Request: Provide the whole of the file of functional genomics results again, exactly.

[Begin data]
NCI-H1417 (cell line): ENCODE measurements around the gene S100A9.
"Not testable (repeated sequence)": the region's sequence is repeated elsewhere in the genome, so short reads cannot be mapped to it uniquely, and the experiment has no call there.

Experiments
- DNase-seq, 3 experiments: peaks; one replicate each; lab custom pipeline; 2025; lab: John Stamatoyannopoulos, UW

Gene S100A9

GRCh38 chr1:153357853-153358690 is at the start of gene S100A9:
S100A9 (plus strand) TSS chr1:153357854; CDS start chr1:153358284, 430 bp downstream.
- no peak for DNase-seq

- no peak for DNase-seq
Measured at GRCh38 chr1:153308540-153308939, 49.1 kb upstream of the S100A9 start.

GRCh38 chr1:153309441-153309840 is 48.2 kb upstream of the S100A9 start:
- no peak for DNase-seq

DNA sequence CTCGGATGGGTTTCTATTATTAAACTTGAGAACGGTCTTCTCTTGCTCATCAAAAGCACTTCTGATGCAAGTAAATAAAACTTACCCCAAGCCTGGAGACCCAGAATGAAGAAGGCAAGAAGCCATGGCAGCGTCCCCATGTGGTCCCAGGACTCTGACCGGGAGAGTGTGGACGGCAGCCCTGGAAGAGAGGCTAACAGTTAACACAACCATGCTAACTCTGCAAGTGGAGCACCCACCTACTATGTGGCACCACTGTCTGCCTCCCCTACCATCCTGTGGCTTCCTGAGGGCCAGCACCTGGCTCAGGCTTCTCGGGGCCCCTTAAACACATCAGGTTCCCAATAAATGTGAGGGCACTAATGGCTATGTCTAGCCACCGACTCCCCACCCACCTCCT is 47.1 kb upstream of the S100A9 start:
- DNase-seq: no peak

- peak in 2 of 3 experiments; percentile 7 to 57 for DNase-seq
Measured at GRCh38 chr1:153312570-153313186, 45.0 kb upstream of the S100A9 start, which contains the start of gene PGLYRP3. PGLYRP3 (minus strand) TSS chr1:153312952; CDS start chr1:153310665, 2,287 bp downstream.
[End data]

NCI-H1417 (cell line): ENCODE measurements around the gene S100A9.
"Not testable (repeated sequence)": the region's sequence is repeated elsewhere in the genome, so short reads cannot be mapped to it uniquely, and the experiment has no call there.

Experiments
- DNase-seq, 3 experiments: peaks; one replicate each; lab custom pipeline; 2025; lab: John Stamatoyannopoulos, UW

Gene S100A9

GRCh38 chr1:153357853-153358690 is at the start of gene S100A9:
S100A9 (plus strand) TSS chr1:153357854; CDS start chr1:153358284, 430 bp downstream.
- no peak for DNase-seq

- no peak for DNase-seq
Measured at GRCh38 chr1:153308540-153308939, 49.1 kb upstream of the S100A9 start.

GRCh38 chr1:153309441-153309840 is 48.2 kb upstream of the S100A9 start:
- no peak for DNase-seq

DNA sequence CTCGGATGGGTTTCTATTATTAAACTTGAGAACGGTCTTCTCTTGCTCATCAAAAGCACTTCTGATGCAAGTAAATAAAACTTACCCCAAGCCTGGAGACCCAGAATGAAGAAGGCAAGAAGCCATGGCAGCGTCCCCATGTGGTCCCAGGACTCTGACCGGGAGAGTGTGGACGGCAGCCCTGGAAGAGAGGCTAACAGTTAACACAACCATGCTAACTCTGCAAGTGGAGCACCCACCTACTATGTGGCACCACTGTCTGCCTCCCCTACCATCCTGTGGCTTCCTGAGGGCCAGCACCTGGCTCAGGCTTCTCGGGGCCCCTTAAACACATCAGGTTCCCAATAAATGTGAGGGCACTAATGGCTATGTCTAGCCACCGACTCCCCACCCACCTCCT is 47.1 kb upstream of the S100A9 start:
- DNase-seq: no peak

- peak in 2 of 3 experiments; percentile 7 to 57 for DNase-seq
Measured at GRCh38 chr1:153312570-153313186, 45.0 kb upstream of the S100A9 start, which contains the start of gene PGLYRP3. PGLYRP3 (minus strand) TSS chr1:153312952; CDS start chr1:153310665, 2,287 bp downstream.